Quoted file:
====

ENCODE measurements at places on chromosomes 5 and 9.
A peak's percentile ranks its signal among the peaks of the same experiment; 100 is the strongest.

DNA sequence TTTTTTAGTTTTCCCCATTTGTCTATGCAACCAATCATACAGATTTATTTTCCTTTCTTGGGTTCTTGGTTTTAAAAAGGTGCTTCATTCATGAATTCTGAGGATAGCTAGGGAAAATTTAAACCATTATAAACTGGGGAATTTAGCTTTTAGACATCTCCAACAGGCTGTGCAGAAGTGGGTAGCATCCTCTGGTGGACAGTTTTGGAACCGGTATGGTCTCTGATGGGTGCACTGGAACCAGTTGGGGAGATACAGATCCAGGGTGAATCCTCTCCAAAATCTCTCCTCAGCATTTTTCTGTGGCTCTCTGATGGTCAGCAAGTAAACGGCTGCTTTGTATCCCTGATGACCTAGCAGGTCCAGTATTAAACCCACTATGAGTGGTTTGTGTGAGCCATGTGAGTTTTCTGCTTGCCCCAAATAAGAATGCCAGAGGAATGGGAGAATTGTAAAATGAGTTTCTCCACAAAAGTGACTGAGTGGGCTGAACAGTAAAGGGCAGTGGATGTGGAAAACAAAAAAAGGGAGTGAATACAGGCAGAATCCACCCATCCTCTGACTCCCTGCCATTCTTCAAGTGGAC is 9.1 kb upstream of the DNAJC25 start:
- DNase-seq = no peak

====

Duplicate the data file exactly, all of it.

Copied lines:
ENCODE measurements at places on chromosomes 5 and 9.
A peak's percentile ranks its signal among the peaks of the same experiment; 100 is the strongest.

DNA sequence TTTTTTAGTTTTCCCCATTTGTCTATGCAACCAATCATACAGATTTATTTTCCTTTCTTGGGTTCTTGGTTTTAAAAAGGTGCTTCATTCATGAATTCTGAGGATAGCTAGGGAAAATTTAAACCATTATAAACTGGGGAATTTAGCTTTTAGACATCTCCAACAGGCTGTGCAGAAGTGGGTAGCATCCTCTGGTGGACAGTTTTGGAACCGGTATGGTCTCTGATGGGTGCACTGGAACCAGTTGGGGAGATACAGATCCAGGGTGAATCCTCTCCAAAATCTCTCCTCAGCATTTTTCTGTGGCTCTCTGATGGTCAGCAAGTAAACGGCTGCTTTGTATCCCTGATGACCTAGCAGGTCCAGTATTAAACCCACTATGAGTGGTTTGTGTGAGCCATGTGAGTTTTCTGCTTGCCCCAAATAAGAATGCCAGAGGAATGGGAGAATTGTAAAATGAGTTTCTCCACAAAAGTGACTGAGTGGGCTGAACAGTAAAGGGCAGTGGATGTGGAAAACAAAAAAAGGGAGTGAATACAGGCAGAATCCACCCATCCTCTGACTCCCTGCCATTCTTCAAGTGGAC is 9.1 kb upstream of the DNAJC25 start:
- DNase-seq = no peak